Add the 3d location and diameter point (or points in the second form) at the end of the current pt3d list. Assume that successive additions increase the arc length monotonically. When pt3d points exist in section they are used to compute diam and L. When diam or L are changed and h.pt3dconst(sec=section)==0 the 3-d info is changed to be consistent with the new values of L and diam. (Note: When L is changed, h.define_shape() should be executed to adjust the 3-d info so that branches appear connected.) The existence of a spine at this point is signaled by a negative value for d.

The vectorized form is more efficient than looping over lists in Python.

Example of vectorized specification:

from neuron import h, gui
import numpy

# compute vectors defining a geometry
theta = numpy.linspace(0, 6.28, 63)
xvec = h.Vector(4 * numpy.cos(theta))
yvec = h.Vector(4 * numpy.sin(theta))
zvec = h.Vector(theta)
dvec = h.Vector([1] * len(theta))

dend = h.Section(name='dend')

s = h.Shape()
s.show(0)


Note

The vectorized form was added in NEURON 7.5.

Note

A more object-oriented approach is to use sec.pt3dadd instead.

pt3dconst()
Syntax:

h.pt3dconst(0, sec=section)

h.pt3dconst(1, sec=section)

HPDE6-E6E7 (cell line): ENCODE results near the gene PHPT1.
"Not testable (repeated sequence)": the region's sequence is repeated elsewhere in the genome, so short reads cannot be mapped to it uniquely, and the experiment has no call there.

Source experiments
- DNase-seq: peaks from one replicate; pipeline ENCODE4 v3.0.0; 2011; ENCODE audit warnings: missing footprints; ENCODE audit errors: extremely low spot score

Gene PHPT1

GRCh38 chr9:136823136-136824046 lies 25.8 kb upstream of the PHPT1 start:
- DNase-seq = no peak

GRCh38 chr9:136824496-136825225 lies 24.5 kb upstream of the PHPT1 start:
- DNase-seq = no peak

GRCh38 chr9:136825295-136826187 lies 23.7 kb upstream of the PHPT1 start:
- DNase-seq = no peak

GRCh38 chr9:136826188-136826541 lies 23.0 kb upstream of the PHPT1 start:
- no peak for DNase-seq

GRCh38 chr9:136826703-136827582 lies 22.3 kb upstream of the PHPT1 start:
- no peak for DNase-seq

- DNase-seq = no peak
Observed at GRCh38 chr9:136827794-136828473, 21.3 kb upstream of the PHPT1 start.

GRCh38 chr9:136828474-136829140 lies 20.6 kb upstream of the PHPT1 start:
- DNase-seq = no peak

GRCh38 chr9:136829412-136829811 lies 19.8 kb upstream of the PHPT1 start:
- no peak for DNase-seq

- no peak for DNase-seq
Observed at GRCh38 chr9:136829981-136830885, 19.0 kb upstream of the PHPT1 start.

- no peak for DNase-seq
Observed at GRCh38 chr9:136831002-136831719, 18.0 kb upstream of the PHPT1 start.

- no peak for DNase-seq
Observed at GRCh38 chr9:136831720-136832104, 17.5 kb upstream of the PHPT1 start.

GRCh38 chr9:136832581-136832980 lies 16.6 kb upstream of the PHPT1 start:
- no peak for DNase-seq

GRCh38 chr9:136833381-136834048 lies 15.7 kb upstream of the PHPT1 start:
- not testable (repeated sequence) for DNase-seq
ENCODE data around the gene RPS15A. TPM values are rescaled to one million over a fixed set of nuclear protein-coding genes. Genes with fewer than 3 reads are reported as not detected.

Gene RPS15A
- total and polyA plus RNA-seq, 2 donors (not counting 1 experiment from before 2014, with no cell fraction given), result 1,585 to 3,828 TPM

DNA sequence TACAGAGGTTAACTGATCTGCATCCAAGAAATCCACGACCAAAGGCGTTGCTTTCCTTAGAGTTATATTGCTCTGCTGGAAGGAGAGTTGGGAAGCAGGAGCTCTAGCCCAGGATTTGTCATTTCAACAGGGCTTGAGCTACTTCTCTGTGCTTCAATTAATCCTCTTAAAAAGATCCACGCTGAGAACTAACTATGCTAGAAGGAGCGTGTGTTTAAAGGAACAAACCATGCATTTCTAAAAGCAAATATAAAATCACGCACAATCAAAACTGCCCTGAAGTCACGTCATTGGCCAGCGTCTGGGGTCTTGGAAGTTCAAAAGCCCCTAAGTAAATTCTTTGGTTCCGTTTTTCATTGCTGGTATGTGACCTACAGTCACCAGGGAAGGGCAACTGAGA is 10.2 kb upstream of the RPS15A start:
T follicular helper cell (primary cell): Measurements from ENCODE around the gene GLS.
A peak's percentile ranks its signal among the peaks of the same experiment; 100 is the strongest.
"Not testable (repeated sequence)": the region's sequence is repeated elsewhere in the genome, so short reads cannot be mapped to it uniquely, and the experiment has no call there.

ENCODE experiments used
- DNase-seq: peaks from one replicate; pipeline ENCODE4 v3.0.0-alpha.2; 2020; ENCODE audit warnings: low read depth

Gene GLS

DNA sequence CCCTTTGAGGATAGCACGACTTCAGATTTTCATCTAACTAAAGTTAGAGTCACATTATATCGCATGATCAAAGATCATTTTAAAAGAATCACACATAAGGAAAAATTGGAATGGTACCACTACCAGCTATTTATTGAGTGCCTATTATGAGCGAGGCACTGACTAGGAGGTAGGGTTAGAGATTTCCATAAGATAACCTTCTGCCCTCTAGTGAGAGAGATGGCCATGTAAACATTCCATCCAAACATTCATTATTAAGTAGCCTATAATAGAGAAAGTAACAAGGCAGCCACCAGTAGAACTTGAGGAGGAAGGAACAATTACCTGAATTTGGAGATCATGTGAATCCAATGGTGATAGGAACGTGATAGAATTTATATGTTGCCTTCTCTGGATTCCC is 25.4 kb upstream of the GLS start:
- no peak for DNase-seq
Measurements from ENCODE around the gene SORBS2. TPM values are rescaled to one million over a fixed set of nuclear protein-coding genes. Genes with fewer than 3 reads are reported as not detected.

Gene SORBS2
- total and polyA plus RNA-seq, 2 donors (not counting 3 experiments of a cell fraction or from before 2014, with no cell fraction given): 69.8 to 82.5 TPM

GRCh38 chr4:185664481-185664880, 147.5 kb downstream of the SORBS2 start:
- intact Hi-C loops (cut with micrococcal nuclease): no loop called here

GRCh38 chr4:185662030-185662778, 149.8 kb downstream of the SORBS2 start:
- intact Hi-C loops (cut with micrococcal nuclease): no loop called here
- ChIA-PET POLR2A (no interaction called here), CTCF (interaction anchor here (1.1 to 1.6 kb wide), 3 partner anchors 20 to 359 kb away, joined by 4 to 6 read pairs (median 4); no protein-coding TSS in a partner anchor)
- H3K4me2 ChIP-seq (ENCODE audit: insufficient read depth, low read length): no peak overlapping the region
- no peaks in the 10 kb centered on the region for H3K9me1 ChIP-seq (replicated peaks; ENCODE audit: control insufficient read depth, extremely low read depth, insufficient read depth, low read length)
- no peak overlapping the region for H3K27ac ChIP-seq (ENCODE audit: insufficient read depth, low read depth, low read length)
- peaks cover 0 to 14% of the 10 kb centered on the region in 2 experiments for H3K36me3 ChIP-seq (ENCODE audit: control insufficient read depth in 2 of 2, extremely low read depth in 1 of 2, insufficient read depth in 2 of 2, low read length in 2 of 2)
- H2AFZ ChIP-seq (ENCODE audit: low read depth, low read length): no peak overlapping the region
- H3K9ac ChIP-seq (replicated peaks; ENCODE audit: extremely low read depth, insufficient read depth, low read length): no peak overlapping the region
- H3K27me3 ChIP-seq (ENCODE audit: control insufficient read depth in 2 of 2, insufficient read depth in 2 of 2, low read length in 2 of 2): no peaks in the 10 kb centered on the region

Description:

If pt3dconst is set at 0, newly assigned values for d and L will automatically update pre-existing 3d information. pt3dconst returns its previous state on each call. Its original value is 0.

Note that the diam information transferred to the 3d point information comes from the current diameter of the segments and does not change the number of 3d points. Thus if there are a lot of 3d points the shape will appear as a string of uniform diameter cylinders each of length L/nseg. ie. after transfer sec.diam3d(i) == sec(sec.arc3d(i)/sec.L).diam. Then, after a call to an internal function such as area() or h.finitialize(), the 3d point info will be used to determine the values of the segment diameters.

Because of the three separate interpolations: hoc range spec -> segment diameter -> 3d point diam -> segment diameter, the final values of the segment diameter may be different from the case where 3d info does not exist.

Because of the surprises noted above, when using 3d points consider treating them as the authoritative diameter info and set h.pt3dconst(1, sec=section).